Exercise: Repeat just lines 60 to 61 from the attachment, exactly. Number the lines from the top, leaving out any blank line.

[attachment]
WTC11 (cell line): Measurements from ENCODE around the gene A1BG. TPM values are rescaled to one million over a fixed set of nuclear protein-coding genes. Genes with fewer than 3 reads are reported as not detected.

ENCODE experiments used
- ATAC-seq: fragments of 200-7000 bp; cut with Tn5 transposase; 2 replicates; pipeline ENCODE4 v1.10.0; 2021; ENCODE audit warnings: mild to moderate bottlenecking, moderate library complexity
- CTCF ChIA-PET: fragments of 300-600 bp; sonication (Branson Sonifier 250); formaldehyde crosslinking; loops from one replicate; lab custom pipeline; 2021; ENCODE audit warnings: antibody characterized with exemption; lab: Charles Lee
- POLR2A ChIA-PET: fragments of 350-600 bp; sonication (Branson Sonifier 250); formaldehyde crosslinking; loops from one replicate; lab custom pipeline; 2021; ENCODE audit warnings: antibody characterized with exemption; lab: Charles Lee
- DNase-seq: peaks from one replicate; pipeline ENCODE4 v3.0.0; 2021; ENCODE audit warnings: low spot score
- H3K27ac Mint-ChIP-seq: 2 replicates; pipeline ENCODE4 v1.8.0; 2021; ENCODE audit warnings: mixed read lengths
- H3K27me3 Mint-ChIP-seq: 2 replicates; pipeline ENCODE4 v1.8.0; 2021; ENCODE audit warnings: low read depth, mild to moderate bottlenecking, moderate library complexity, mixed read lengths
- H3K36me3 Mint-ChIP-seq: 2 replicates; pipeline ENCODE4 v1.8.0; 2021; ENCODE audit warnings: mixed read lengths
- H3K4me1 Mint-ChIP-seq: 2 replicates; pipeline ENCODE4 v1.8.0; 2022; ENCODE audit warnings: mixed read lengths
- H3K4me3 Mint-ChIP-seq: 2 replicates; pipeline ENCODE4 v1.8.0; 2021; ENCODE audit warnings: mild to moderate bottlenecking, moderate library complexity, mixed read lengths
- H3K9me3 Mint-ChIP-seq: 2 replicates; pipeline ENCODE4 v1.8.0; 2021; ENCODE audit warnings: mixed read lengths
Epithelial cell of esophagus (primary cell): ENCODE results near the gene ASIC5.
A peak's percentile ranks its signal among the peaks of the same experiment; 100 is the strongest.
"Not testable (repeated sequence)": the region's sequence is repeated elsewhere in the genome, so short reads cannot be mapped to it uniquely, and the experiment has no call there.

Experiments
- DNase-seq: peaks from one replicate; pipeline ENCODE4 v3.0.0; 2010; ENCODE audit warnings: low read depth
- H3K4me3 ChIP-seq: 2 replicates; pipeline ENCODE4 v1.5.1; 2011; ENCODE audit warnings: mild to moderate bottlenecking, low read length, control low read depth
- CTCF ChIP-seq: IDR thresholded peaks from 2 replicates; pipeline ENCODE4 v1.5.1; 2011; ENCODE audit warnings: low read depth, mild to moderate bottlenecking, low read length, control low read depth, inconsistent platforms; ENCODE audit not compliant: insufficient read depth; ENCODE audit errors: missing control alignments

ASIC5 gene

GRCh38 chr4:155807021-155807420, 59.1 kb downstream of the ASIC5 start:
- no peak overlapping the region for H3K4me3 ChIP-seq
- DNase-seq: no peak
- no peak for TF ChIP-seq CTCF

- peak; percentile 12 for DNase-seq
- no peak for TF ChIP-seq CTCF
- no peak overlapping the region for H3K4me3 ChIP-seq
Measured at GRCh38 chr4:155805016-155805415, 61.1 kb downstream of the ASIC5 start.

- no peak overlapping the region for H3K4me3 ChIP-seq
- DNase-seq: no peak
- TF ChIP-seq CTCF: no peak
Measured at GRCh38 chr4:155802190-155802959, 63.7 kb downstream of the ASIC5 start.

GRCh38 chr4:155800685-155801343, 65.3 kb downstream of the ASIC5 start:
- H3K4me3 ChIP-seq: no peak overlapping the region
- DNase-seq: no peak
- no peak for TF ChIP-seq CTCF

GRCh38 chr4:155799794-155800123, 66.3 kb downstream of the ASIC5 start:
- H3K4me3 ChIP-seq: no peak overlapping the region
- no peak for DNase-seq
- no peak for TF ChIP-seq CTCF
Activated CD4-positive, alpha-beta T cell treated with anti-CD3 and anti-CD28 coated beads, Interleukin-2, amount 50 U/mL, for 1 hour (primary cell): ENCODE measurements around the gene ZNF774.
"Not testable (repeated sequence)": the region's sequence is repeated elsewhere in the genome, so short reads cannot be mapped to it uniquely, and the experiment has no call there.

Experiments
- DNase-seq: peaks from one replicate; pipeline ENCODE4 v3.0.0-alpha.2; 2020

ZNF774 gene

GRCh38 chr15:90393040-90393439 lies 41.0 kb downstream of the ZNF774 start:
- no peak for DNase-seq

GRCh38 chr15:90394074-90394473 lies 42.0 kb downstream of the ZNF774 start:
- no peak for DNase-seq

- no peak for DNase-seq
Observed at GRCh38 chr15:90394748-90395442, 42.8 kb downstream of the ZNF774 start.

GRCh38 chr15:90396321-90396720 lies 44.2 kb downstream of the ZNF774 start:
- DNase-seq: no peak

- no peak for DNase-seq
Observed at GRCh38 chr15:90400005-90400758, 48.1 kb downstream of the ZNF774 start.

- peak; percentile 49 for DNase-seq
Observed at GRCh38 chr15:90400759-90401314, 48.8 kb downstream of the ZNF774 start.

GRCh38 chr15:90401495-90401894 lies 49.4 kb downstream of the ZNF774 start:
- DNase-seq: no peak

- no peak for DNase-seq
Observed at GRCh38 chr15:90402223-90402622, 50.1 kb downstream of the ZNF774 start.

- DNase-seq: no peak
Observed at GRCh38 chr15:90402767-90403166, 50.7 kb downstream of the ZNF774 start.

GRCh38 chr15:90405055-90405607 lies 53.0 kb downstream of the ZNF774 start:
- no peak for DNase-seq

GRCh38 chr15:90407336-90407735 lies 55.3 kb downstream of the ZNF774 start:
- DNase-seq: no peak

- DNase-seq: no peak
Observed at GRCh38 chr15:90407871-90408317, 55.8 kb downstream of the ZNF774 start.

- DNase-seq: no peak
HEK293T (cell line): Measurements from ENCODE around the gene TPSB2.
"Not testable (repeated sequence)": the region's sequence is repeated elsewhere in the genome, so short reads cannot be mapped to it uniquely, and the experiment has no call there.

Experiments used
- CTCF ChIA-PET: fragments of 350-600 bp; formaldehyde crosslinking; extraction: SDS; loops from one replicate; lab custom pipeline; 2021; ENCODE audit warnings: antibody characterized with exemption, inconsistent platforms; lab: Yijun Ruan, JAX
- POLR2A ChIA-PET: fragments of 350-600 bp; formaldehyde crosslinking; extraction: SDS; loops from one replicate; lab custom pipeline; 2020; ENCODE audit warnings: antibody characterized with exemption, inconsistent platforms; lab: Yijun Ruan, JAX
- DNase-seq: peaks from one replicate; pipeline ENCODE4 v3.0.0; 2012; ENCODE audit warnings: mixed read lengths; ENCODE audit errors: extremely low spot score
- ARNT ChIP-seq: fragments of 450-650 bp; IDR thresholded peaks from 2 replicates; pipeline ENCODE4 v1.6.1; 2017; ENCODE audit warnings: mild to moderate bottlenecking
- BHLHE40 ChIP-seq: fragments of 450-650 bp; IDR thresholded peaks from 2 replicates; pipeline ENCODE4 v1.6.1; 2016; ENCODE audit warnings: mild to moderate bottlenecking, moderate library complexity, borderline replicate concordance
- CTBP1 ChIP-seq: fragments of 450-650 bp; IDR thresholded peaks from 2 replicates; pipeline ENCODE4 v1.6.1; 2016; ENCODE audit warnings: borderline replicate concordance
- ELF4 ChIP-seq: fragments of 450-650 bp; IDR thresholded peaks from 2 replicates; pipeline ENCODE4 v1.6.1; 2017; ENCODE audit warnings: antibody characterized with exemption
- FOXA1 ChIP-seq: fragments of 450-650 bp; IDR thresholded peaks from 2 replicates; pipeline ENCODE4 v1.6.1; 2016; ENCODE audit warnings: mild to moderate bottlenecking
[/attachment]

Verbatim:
- no peak for DNase-seq
Observed at GRCh38 chr15:90402223-90402622, 50.1 kb downstream of the ZNF774 start.